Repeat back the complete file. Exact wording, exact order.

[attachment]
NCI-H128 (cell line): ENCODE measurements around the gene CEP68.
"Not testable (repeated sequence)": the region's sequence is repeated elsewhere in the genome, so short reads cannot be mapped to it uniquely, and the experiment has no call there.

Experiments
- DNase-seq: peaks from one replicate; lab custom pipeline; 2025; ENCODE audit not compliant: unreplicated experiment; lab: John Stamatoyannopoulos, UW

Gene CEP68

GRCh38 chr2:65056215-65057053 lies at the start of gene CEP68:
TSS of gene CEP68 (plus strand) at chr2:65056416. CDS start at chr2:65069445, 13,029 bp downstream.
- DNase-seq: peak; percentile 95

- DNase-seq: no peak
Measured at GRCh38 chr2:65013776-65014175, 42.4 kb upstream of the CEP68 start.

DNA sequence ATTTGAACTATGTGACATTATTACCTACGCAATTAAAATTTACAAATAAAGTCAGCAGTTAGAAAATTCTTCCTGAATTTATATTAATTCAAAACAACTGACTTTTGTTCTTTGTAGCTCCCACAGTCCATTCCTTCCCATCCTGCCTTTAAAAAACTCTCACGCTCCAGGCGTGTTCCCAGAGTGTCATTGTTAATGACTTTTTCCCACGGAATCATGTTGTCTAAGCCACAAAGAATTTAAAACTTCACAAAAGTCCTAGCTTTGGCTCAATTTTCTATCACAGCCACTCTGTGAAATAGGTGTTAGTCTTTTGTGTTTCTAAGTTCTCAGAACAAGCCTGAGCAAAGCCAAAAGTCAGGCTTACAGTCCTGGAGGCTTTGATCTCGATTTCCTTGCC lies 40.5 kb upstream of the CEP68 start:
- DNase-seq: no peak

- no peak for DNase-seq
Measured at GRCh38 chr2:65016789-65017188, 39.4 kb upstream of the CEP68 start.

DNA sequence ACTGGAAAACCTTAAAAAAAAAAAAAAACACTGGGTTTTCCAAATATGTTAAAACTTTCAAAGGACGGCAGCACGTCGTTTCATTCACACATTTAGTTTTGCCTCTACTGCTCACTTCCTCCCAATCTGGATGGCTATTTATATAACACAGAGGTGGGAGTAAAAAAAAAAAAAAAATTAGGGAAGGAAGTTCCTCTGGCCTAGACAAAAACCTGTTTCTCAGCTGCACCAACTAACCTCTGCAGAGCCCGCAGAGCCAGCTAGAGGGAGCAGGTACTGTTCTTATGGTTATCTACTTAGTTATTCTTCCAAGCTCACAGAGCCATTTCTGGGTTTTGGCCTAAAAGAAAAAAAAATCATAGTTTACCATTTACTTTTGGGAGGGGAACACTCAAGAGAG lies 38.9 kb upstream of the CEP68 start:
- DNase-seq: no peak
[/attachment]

NCI-H128 (cell line): ENCODE measurements around the gene CEP68.
"Not testable (repeated sequence)": the region's sequence is repeated elsewhere in the genome, so short reads cannot be mapped to it uniquely, and the experiment has no call there.

Experiments
- DNase-seq: peaks from one replicate; lab custom pipeline; 2025; ENCODE audit not compliant: unreplicated experiment; lab: John Stamatoyannopoulos, UW

Gene CEP68

GRCh38 chr2:65056215-65057053 lies at the start of gene CEP68:
TSS of gene CEP68 (plus strand) at chr2:65056416. CDS start at chr2:65069445, 13,029 bp downstream.
- DNase-seq: peak; percentile 95

- DNase-seq: no peak
Measured at GRCh38 chr2:65013776-65014175, 42.4 kb upstream of the CEP68 start.

DNA sequence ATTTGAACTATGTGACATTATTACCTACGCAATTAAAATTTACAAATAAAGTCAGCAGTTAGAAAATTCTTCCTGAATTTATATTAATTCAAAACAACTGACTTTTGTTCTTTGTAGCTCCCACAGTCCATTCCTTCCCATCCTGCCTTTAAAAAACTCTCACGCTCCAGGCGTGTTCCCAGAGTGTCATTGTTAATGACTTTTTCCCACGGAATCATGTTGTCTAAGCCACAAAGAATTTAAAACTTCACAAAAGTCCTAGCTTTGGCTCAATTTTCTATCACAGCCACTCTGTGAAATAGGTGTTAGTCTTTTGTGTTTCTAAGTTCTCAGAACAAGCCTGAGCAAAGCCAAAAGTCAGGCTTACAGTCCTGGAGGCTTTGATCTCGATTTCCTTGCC lies 40.5 kb upstream of the CEP68 start:
- DNase-seq: no peak

- no peak for DNase-seq
Measured at GRCh38 chr2:65016789-65017188, 39.4 kb upstream of the CEP68 start.

DNA sequence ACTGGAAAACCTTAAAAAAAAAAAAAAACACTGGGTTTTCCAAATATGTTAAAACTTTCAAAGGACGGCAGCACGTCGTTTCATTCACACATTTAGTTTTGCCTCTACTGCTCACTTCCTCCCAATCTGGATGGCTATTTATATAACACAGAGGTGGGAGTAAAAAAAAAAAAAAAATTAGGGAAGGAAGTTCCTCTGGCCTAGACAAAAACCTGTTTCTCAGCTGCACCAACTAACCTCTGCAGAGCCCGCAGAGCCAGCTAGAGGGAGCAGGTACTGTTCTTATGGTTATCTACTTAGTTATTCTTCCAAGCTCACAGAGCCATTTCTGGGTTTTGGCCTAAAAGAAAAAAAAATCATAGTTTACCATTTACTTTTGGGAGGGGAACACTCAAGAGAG lies 38.9 kb upstream of the CEP68 start:
- DNase-seq: no peak